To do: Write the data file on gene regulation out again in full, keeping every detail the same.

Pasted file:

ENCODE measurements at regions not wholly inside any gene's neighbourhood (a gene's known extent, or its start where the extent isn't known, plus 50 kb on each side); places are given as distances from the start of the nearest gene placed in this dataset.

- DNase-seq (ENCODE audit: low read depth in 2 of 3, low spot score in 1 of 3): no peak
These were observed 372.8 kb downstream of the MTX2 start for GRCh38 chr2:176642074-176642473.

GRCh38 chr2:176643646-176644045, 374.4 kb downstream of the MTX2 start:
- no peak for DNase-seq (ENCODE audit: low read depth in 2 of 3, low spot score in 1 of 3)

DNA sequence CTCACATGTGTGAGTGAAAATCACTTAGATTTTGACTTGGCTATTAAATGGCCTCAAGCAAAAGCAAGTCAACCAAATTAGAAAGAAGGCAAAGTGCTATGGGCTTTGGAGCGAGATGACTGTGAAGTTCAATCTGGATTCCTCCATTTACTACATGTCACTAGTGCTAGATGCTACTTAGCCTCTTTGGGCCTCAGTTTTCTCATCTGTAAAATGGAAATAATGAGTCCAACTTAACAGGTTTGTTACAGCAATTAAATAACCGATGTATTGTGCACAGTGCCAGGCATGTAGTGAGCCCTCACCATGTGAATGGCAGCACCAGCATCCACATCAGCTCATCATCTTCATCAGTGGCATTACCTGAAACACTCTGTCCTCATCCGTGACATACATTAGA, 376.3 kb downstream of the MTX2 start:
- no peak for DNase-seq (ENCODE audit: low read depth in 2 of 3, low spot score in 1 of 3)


ENCODE measurements at regions not wholly inside any gene's neighbourhood (a gene's known extent, or its start where the extent isn't known, plus 50 kb on each side); places are given as distances from the start of the nearest gene placed in this dataset.

- DNase-seq (ENCODE audit: low read depth in 2 of 3, low spot score in 1 of 3): no peak
These were observed 372.8 kb downstream of the MTX2 start for GRCh38 chr2:176642074-176642473.

GRCh38 chr2:176643646-176644045, 374.4 kb downstream of the MTX2 start:
- no peak for DNase-seq (ENCODE audit: low read depth in 2 of 3, low spot score in 1 of 3)

DNA sequence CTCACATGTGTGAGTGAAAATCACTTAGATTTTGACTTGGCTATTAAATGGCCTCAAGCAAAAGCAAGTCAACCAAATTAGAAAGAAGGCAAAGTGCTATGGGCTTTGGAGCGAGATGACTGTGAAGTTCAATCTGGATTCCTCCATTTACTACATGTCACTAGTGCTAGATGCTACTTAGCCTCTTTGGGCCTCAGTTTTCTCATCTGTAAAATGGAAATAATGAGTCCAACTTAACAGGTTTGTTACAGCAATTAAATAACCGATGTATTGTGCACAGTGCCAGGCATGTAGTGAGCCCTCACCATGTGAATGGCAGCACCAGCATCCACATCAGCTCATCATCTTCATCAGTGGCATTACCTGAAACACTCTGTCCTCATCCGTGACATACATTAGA, 376.3 kb downstream of the MTX2 start:
- no peak for DNase-seq (ENCODE audit: low read depth in 2 of 3, low spot score in 1 of 3)